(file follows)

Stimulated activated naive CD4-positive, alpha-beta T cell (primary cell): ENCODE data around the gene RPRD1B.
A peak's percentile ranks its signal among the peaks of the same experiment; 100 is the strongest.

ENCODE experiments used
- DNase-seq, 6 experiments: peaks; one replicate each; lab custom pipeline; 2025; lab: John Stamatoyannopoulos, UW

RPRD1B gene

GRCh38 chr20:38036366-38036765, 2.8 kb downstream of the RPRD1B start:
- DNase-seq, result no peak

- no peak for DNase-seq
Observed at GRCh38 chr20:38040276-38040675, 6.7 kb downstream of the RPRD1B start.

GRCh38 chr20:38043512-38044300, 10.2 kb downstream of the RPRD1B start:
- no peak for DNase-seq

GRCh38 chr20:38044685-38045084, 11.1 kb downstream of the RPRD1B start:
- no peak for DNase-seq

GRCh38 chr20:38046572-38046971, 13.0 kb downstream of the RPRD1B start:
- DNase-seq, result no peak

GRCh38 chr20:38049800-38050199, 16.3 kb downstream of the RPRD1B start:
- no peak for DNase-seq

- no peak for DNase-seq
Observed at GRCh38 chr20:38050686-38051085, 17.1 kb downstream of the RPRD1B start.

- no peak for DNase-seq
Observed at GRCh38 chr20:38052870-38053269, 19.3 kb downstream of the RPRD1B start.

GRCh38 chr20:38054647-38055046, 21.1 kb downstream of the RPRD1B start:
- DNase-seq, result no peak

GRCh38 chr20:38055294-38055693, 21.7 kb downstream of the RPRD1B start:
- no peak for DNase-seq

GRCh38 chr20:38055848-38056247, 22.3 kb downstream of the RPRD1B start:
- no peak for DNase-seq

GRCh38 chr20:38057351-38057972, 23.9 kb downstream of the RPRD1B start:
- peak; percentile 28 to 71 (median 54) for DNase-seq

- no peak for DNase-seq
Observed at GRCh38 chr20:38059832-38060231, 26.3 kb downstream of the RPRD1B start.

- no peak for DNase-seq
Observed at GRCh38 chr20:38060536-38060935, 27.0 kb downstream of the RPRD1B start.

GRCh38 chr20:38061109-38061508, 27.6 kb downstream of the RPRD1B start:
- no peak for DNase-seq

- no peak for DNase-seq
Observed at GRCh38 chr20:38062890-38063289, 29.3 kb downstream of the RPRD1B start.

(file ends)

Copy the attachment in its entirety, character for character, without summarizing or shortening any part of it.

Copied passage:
Stimulated activated naive CD4-positive, alpha-beta T cell (primary cell): ENCODE data around the gene RPRD1B.
A peak's percentile ranks its signal among the peaks of the same experiment; 100 is the strongest.

ENCODE experiments used
- DNase-seq, 6 experiments: peaks; one replicate each; lab custom pipeline; 2025; lab: John Stamatoyannopoulos, UW

RPRD1B gene

GRCh38 chr20:38036366-38036765, 2.8 kb downstream of the RPRD1B start:
- DNase-seq, result no peak

- no peak for DNase-seq
Observed at GRCh38 chr20:38040276-38040675, 6.7 kb downstream of the RPRD1B start.

GRCh38 chr20:38043512-38044300, 10.2 kb downstream of the RPRD1B start:
- no peak for DNase-seq

GRCh38 chr20:38044685-38045084, 11.1 kb downstream of the RPRD1B start:
- no peak for DNase-seq

GRCh38 chr20:38046572-38046971, 13.0 kb downstream of the RPRD1B start:
- DNase-seq, result no peak

GRCh38 chr20:38049800-38050199, 16.3 kb downstream of the RPRD1B start:
- no peak for DNase-seq

- no peak for DNase-seq
Observed at GRCh38 chr20:38050686-38051085, 17.1 kb downstream of the RPRD1B start.

- no peak for DNase-seq
Observed at GRCh38 chr20:38052870-38053269, 19.3 kb downstream of the RPRD1B start.

GRCh38 chr20:38054647-38055046, 21.1 kb downstream of the RPRD1B start:
- DNase-seq, result no peak

GRCh38 chr20:38055294-38055693, 21.7 kb downstream of the RPRD1B start:
- no peak for DNase-seq

GRCh38 chr20:38055848-38056247, 22.3 kb downstream of the RPRD1B start:
- no peak for DNase-seq

GRCh38 chr20:38057351-38057972, 23.9 kb downstream of the RPRD1B start:
- peak; percentile 28 to 71 (median 54) for DNase-seq

- no peak for DNase-seq
Observed at GRCh38 chr20:38059832-38060231, 26.3 kb downstream of the RPRD1B start.

- no peak for DNase-seq
Observed at GRCh38 chr20:38060536-38060935, 27.0 kb downstream of the RPRD1B start.

GRCh38 chr20:38061109-38061508, 27.6 kb downstream of the RPRD1B start:
- no peak for DNase-seq

- no peak for DNase-seq
Observed at GRCh38 chr20:38062890-38063289, 29.3 kb downstream of the RPRD1B start.